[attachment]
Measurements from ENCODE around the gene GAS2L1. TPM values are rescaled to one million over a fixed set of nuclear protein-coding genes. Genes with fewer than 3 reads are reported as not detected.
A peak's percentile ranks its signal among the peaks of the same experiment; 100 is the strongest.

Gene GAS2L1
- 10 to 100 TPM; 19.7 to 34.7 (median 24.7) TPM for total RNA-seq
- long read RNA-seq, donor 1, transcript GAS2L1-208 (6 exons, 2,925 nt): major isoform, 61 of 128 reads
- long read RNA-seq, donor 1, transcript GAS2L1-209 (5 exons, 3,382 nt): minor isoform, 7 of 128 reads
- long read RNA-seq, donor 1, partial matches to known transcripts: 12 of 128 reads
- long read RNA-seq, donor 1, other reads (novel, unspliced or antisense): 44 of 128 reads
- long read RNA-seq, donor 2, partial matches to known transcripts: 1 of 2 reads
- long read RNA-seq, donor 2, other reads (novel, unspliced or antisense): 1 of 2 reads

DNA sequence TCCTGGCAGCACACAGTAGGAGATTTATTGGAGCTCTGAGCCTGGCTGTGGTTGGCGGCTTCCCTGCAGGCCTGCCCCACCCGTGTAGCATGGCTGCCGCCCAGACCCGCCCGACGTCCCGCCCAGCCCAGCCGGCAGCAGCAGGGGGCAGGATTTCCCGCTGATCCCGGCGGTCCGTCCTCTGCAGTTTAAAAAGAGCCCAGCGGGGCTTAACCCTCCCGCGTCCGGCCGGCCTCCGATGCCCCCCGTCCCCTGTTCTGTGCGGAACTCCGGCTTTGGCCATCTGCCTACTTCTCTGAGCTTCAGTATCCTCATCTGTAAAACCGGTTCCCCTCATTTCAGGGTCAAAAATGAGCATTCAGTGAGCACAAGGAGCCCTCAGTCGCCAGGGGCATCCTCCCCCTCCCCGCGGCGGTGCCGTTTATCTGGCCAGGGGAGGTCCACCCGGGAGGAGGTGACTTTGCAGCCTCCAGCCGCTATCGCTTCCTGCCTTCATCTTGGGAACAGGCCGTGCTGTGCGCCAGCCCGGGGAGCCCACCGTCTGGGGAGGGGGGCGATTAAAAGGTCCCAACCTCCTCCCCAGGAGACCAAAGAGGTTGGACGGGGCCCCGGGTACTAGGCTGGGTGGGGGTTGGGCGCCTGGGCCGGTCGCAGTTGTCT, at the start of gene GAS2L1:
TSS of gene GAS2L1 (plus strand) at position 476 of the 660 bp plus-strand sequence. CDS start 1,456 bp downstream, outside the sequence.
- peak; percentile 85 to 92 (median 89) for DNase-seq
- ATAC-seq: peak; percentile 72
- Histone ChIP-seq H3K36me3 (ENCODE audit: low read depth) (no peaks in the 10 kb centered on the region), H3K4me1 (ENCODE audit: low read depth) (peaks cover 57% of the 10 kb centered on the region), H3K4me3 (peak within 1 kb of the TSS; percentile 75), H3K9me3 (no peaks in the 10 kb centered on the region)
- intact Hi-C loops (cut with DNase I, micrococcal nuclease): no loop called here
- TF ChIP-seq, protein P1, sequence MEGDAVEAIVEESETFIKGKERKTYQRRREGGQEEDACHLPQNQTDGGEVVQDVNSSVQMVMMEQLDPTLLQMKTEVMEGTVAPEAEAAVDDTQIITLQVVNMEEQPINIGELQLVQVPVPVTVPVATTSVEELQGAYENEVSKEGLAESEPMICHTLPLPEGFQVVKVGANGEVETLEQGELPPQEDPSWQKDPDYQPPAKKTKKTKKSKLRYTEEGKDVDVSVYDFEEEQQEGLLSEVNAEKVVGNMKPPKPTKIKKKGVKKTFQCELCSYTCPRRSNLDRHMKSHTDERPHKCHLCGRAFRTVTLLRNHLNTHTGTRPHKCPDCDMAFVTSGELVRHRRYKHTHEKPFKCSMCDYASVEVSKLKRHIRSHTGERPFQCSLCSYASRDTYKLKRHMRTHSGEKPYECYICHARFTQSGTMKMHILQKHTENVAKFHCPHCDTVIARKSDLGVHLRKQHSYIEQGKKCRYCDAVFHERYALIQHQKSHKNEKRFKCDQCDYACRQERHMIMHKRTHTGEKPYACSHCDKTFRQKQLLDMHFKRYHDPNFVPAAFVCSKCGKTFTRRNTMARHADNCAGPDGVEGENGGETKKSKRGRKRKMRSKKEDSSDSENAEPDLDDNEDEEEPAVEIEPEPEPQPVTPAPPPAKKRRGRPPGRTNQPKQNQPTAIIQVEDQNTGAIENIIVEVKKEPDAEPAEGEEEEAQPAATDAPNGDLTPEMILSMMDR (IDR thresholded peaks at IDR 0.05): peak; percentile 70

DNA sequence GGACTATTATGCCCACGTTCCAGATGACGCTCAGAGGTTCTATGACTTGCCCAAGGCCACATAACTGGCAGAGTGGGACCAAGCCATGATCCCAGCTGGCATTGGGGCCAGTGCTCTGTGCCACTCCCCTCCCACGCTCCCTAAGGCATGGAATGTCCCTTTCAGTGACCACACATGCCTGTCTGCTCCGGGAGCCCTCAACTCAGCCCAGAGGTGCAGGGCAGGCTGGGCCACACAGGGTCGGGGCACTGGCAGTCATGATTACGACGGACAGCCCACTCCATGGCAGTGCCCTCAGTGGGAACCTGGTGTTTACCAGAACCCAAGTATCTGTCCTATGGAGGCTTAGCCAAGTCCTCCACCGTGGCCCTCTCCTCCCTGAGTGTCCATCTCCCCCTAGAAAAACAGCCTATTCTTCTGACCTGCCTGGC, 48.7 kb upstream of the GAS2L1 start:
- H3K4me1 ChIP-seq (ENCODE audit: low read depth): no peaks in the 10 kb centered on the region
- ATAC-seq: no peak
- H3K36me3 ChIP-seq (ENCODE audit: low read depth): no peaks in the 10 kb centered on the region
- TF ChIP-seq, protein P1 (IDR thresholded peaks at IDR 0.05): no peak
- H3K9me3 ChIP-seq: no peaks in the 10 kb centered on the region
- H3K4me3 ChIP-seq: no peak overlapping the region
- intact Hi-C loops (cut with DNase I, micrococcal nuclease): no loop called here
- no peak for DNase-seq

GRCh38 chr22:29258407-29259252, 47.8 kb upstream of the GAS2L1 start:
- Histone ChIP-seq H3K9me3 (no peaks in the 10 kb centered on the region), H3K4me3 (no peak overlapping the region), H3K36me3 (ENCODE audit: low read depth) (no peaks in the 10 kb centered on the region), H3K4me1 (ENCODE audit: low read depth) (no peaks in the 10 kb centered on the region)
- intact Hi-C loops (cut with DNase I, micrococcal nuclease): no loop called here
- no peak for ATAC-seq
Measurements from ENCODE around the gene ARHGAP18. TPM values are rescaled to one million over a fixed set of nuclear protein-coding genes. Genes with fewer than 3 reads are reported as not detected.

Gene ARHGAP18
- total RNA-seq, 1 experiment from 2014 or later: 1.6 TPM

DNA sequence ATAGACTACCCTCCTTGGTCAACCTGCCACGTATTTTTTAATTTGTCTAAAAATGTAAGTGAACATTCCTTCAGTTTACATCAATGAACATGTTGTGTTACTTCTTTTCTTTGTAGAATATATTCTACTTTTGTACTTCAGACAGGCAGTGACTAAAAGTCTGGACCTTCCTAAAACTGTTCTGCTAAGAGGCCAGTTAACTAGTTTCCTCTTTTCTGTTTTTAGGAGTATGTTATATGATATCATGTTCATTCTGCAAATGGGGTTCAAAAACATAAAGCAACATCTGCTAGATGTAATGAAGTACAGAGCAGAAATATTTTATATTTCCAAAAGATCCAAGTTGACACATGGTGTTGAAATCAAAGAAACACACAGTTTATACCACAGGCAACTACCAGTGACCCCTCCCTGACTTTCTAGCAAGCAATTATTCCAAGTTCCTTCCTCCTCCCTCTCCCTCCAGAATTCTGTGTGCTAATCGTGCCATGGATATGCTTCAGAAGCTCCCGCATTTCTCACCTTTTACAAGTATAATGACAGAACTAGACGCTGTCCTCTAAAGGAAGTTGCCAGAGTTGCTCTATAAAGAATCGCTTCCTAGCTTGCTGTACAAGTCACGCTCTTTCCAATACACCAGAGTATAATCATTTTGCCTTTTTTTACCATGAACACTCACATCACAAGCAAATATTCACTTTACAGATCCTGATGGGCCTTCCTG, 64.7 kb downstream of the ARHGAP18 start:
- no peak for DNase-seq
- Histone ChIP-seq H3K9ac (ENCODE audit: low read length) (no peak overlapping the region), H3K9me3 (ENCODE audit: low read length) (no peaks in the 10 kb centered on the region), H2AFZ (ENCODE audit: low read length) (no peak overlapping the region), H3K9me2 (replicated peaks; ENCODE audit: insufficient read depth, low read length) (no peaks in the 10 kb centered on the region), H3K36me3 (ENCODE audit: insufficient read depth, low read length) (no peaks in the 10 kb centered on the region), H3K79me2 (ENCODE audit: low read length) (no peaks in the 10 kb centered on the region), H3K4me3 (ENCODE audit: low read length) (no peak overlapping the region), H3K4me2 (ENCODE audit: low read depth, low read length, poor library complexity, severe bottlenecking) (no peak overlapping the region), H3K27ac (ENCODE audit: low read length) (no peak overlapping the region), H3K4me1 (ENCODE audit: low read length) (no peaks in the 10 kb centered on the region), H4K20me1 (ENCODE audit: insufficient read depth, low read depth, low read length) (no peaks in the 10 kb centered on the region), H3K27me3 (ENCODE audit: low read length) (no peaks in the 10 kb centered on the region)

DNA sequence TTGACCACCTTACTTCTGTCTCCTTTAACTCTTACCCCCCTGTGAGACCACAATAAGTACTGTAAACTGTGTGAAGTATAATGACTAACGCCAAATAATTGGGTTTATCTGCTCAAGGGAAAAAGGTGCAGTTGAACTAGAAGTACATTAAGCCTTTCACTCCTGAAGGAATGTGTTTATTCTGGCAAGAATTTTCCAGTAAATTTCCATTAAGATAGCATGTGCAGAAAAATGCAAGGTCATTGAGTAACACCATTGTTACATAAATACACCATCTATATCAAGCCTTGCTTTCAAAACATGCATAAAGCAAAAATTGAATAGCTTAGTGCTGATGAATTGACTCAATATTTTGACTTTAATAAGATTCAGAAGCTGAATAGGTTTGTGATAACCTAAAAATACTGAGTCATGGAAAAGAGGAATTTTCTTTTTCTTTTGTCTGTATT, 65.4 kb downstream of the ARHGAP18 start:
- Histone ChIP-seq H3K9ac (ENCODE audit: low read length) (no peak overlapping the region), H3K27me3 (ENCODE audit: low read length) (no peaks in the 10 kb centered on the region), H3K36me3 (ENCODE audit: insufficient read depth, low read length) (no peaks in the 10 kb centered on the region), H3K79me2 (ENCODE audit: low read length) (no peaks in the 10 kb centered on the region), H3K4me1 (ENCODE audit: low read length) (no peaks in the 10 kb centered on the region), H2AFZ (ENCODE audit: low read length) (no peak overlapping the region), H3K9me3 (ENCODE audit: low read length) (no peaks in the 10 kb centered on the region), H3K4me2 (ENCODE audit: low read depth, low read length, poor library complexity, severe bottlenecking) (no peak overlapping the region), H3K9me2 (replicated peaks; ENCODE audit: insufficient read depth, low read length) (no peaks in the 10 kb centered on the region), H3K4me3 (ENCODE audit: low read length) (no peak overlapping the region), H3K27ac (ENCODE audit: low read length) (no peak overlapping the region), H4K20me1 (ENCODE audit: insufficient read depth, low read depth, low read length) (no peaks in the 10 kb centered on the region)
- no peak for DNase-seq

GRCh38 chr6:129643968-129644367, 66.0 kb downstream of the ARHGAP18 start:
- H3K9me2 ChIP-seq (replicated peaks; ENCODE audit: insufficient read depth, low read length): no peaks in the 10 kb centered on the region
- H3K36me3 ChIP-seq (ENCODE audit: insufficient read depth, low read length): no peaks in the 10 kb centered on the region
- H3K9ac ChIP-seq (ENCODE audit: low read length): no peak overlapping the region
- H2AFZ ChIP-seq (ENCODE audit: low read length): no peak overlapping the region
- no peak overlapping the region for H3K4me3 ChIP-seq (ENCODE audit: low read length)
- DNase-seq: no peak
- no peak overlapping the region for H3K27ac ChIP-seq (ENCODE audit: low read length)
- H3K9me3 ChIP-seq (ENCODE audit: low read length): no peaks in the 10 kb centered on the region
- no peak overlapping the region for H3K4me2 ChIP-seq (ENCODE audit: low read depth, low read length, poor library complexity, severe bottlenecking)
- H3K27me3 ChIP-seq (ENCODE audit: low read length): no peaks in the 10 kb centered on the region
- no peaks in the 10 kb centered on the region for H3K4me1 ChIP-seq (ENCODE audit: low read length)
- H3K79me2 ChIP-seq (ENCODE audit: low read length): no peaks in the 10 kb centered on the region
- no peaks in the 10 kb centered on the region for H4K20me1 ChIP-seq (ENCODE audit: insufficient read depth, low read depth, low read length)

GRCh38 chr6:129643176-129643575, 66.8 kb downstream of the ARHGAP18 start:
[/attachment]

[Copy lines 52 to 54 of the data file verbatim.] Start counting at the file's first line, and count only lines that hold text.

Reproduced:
- H3K79me2 ChIP-seq (ENCODE audit: low read length): no peaks in the 10 kb centered on the region
- no peaks in the 10 kb centered on the region for H4K20me1 ChIP-seq (ENCODE audit: insufficient read depth, low read depth, low read length)

GRCh38 chr6:129643176-129643575, 66.8 kb downstream of the ARHGAP18 start: